Research Intensive Semester Program
Application Due Dates:
September 27, 2013 (Assistant Professor application to department head/chair)
October 4, 2013 (application, cover sheet, and department head/chair letter of support to Assoc. Dean Rex Wallace)
The Provost and the College of Humanities and Fine Arts are pleased to support the Research Intensive Semester (RIS) Program for junior faculty that was developed in collaboration with the Massachusetts Society of Professors. Through this program, HFA departments are able to offer eligible junior faculty one "research-intensive semester" before their tenure decision to foster progress on those projects critical to the tenure review process. In this context, we use the word "research" to include a broad range of creative and scholarly work.
During a Research-Intensive Semester junior faculty members are released from their teaching duties; this is not a leave or a sabbatical. While participating in an RIS, faculty members will ordinarily remain in residence and be available for advising and service responsibilities, such as hiring or other committees. There may be exceptional circumstances when the goals of the RIS can best be met if part or all of the time is spent off-campus or if the research-intensive focus were distributed across two semesters. Such arrangements may only be made with an explicit agreement among the dean, the department chair, and the faculty member. Furthermore, the RIS Program is designed to support HFA tenure-track faculty members who have carried a normal teaching load and who have not otherwise received an analogous opportunity to focus on research. Assistant professors who have had a research fellowship while at UMass Amherst will not generally be eligible.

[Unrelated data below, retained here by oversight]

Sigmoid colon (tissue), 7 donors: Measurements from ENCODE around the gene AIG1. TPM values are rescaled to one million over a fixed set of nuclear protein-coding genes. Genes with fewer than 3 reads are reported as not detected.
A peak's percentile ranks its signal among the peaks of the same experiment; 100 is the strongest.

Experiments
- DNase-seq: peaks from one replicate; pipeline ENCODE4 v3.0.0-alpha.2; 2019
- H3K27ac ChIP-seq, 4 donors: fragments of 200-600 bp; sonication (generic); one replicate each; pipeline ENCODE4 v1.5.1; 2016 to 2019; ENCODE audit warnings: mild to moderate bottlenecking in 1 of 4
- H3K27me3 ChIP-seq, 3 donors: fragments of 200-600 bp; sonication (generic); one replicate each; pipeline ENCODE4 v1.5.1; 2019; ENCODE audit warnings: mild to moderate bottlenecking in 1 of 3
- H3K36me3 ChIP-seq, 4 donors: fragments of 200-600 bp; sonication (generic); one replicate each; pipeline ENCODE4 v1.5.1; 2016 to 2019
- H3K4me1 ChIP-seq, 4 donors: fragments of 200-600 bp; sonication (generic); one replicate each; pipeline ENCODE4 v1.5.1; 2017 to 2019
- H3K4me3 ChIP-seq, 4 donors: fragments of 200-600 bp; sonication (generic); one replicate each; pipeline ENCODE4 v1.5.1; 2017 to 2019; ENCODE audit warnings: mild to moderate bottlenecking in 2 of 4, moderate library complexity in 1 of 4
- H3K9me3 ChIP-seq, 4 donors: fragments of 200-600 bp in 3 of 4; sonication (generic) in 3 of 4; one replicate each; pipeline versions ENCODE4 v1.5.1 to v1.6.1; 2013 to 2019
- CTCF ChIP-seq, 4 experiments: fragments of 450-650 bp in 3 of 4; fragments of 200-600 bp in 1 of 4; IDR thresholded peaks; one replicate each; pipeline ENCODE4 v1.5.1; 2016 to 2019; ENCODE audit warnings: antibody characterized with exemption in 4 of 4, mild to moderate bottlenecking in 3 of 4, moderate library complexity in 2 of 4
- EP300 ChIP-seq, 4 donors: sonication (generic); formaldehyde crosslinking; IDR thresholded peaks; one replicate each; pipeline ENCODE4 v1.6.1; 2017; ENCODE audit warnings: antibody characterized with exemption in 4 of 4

While the main purpose of this program is to allow HFA junior faculty to concentrate more intently on their research and creative activity, a secondary purpose is to encourage development of their talents as a whole. RIS applications must show, therefore, that the applicant has taken some initiative to prepare and submit a grant application. A January 4, 2012 article published online by Inside Higher Ed covers several commonsense and practical measures that can help focus your efforts to identify potential funding sources and to prepare a well-crafted proposal. If you have not applied for grant funding you are encouraged to read Russ Olwell's essay, "Apply for Your First Grant." Additionally, RIS applicants are encouraged to take advantage of the services to evaluate and improve teaching skills available through the Center for Teaching.
For more information, talk to your department head or chair or contact Associate Dean Rex Wallace.